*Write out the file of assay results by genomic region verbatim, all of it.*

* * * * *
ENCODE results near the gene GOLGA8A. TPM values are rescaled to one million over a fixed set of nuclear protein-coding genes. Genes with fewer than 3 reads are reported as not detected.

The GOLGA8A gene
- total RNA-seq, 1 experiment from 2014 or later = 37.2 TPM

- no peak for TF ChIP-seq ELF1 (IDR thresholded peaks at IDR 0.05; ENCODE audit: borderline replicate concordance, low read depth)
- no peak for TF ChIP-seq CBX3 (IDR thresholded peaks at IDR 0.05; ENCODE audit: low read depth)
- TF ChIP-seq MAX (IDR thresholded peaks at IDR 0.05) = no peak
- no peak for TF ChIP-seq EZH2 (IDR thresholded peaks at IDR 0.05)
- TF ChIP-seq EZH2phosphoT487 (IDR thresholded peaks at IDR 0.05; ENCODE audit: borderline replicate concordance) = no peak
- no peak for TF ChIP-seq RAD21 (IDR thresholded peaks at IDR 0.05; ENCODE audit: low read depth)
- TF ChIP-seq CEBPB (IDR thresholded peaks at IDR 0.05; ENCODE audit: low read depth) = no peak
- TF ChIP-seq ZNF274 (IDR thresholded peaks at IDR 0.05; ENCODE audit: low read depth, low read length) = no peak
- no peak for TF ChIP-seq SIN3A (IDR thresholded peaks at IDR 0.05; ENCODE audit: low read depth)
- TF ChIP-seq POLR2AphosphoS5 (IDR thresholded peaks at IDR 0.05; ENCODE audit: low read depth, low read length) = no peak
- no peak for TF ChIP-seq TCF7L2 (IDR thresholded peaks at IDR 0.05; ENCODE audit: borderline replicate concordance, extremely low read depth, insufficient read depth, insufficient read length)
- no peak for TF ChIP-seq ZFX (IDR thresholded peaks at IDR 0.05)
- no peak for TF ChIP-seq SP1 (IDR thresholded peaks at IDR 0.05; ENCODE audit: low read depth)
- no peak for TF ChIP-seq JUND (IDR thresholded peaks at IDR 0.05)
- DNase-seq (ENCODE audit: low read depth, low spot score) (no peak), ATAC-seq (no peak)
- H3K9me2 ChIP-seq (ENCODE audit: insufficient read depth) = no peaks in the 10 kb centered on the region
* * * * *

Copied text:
ENCODE results near the gene GOLGA8A. TPM values are rescaled to one million over a fixed set of nuclear protein-coding genes. Genes with fewer than 3 reads are reported as not detected.

The GOLGA8A gene
- total RNA-seq, 1 experiment from 2014 or later = 37.2 TPM

- no peak for TF ChIP-seq ELF1 (IDR thresholded peaks at IDR 0.05; ENCODE audit: borderline replicate concordance, low read depth)
- no peak for TF ChIP-seq CBX3 (IDR thresholded peaks at IDR 0.05; ENCODE audit: low read depth)
- TF ChIP-seq MAX (IDR thresholded peaks at IDR 0.05) = no peak
- no peak for TF ChIP-seq EZH2 (IDR thresholded peaks at IDR 0.05)
- TF ChIP-seq EZH2phosphoT487 (IDR thresholded peaks at IDR 0.05; ENCODE audit: borderline replicate concordance) = no peak
- no peak for TF ChIP-seq RAD21 (IDR thresholded peaks at IDR 0.05; ENCODE audit: low read depth)
- TF ChIP-seq CEBPB (IDR thresholded peaks at IDR 0.05; ENCODE audit: low read depth) = no peak
- TF ChIP-seq ZNF274 (IDR thresholded peaks at IDR 0.05; ENCODE audit: low read depth, low read length) = no peak
- no peak for TF ChIP-seq SIN3A (IDR thresholded peaks at IDR 0.05; ENCODE audit: low read depth)
- TF ChIP-seq POLR2AphosphoS5 (IDR thresholded peaks at IDR 0.05; ENCODE audit: low read depth, low read length) = no peak
- no peak for TF ChIP-seq TCF7L2 (IDR thresholded peaks at IDR 0.05; ENCODE audit: borderline replicate concordance, extremely low read depth, insufficient read depth, insufficient read length)
- no peak for TF ChIP-seq ZFX (IDR thresholded peaks at IDR 0.05)
- no peak for TF ChIP-seq SP1 (IDR thresholded peaks at IDR 0.05; ENCODE audit: low read depth)
- no peak for TF ChIP-seq JUND (IDR thresholded peaks at IDR 0.05)
- DNase-seq (ENCODE audit: low read depth, low spot score) (no peak), ATAC-seq (no peak)
- H3K9me2 ChIP-seq (ENCODE audit: insufficient read depth) = no peaks in the 10 kb centered on the region